Seeking New Investment Options in a 401(k) Plan
Recently I wrote a piece on how a 401(k) plan can make lousy retirement plan. One of the reasons I cited is the lack of high quality investment options in the plan. The missing qualities can include low-cost, variety, and suitability to changing market conditions.
A Visit from the 401(k) Plan Representative
This week our firm had its annual visit from a representative of the organization that administers our 401(k) plan. The organization is essentially a management trust that was formed by an attorney trade group, the American Bar Association. The board of trustees that runs the Plan enters into investment management and record keeping contracts with different businesses to provide those services.
The ABA Retirement Plans organization has been around for 40 years. Over 4,000 different law firms participate in the Plan. With this scope, the Plan now manages over $4 billion in 401(k) assets. This gives the Plan a lot of resources and flexibility in selecting investment options, including designing its own. Yet, like so many other 401(k) plan managers, it has not kept itself on the leading edge of those options.
To solve that problem for my situation, I moved my 401(k) assets into a self-managed brokerage account, which is the key strategy that a Plan participant can follow to escape the more limited investment options offered by the Plan itself. Nevertheless, I decided to attend the meeting with the Plan representative when she came to our office. I had heard of changes in the wind and I had a few questions about the impact of those changes.
The significant change was that the Plan trustees had solicited bids and then selected a new investment manager. This means (we are told) that new investment options would be coming. We were also told that, due to SEC and ERISA regulations, we could not be given information about these new options until they had been officially approved.
Asking Questions about Plan Investment Options
This did not satisfy Mr. ToughMoneyLove’s curiosity so I threw my hand up. I told the Plan rep that I believed the Plan was missing some key components of what many pre-retirees might need in a proper asset allocation. I specifically named a TIPS (Treasury Inflation Protected Securities) fund, real estate (a REIT fund), and commodities (e.g., precious metals and oil). These were sectors that I had accessed in my self-managed account but I felt needed to be available to everyone planning for retirement.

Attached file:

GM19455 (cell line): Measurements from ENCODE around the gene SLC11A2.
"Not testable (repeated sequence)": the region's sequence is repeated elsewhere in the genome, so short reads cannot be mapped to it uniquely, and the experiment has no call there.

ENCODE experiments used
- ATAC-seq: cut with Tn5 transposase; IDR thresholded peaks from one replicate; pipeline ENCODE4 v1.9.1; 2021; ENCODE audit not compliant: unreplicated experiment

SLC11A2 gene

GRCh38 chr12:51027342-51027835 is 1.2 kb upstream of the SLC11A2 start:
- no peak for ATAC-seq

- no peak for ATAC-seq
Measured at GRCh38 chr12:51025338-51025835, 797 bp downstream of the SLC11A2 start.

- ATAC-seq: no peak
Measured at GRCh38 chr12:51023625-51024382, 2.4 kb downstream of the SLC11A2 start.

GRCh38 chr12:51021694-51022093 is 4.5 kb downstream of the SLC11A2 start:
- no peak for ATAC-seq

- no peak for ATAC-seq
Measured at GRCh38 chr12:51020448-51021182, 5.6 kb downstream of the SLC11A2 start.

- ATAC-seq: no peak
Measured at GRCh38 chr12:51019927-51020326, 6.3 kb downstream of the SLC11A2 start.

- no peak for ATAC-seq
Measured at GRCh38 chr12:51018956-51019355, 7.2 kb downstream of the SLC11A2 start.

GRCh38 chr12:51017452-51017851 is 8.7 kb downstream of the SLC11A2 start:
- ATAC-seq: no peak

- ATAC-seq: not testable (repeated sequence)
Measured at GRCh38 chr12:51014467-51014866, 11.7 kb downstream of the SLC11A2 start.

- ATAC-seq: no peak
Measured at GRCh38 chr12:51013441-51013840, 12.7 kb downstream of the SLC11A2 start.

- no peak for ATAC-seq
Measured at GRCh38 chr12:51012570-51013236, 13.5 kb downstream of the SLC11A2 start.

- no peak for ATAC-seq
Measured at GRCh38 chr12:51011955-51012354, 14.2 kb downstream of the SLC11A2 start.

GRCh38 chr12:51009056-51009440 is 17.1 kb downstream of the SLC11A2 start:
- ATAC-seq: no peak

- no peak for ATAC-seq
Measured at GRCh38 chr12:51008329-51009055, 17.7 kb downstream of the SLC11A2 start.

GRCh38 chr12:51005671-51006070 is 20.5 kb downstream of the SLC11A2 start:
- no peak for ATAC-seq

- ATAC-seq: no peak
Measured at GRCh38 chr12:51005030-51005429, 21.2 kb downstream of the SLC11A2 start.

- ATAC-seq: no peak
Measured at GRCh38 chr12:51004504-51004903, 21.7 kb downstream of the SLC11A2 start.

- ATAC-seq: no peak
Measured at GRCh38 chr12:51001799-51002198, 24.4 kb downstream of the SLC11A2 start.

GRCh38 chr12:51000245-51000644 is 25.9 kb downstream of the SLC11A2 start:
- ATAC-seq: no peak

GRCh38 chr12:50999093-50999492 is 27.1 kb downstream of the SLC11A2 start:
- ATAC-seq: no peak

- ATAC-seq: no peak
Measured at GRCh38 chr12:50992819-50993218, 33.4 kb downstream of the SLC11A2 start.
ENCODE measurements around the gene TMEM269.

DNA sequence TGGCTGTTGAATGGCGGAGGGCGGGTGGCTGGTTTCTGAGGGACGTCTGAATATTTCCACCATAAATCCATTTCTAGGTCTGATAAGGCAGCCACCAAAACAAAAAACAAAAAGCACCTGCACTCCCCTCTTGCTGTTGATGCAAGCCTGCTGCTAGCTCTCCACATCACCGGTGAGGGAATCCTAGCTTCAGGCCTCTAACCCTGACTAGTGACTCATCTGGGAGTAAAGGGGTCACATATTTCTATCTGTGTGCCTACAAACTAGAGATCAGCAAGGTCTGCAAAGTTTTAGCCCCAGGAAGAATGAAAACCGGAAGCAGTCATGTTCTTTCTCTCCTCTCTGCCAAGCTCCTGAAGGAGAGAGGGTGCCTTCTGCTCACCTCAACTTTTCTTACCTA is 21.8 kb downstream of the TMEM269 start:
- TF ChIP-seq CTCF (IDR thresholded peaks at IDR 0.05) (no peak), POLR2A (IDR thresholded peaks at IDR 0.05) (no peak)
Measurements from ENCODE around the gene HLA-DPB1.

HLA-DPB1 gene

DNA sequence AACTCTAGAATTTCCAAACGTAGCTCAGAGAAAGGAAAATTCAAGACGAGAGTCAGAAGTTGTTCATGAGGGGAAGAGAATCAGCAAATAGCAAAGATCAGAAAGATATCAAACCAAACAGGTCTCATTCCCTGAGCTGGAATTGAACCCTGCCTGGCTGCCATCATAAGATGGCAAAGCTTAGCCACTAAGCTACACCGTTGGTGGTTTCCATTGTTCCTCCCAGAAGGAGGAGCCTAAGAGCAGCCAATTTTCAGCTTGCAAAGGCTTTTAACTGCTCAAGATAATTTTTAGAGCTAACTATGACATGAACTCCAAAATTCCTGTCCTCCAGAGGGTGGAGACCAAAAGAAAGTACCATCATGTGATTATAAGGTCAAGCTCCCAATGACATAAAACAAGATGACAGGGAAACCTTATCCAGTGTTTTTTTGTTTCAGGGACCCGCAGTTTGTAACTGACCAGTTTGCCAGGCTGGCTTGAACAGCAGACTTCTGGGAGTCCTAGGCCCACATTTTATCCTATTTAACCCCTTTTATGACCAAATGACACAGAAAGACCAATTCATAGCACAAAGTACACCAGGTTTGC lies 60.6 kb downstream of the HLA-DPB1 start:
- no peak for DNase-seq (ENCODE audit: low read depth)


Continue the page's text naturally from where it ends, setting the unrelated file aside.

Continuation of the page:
The Plan rep immediately started nodding her head, as if acknowledging that there was truth in what I was saying. Then she said (in a manner suggesting that she wasn’t supposed to say anything yet) that the new investment adviser was structuring an investment that combined TIPS, REIT, and commodities into a single fund, separate from bonds and equities. That caught me somewhat by surprise because I had never seen or heard of a fund that combined those three diverse asset classes into a single investment option. In one sense I was pleased that someone was at least thinking about the problem. On the other hand, I am reserving final judgment on this fund option until I see precisely how it is structured.
Seeking New Investment Options in Your 401(k) Plan
The real point of this little story is that 401(k) plan participants need to be actively skeptical about the investment options presented to them by the advisers and trustees of their employer’s plan. If things don’t seem right, ask. if they still aren’t right, complain. Being pro-active is more important now than ever.
To some extent, plan administrators (including employers themselves) have a fiduciary obligation to provide plan options and features that make sense and that provide a real benefit to participants. If enough people calmly but firmly let those folks know that someone really isn’t doing a very good job in that department, they will eventually get the message. As one of the owners of our firm, I know that it would get my attention. In fact, we switched our plan to the ABA Retirement plan some years ago because our former plan provider had investment options that just were too expensive across the board compared to other plans. That knowledge was a catalyst for change.
The other 401(k) plan feature you should investigate (and you may already have) is the self-managed brokerage account option. This puts a full array of investment options in front of you and allows you to be your own financial planner. For the right person, that can be a good thing or even the best thing.
The hard truth is that you need to look out for your own money. Seeking help is fine but the responsibility for your financial future is 100% yours.
Image credit: Robin n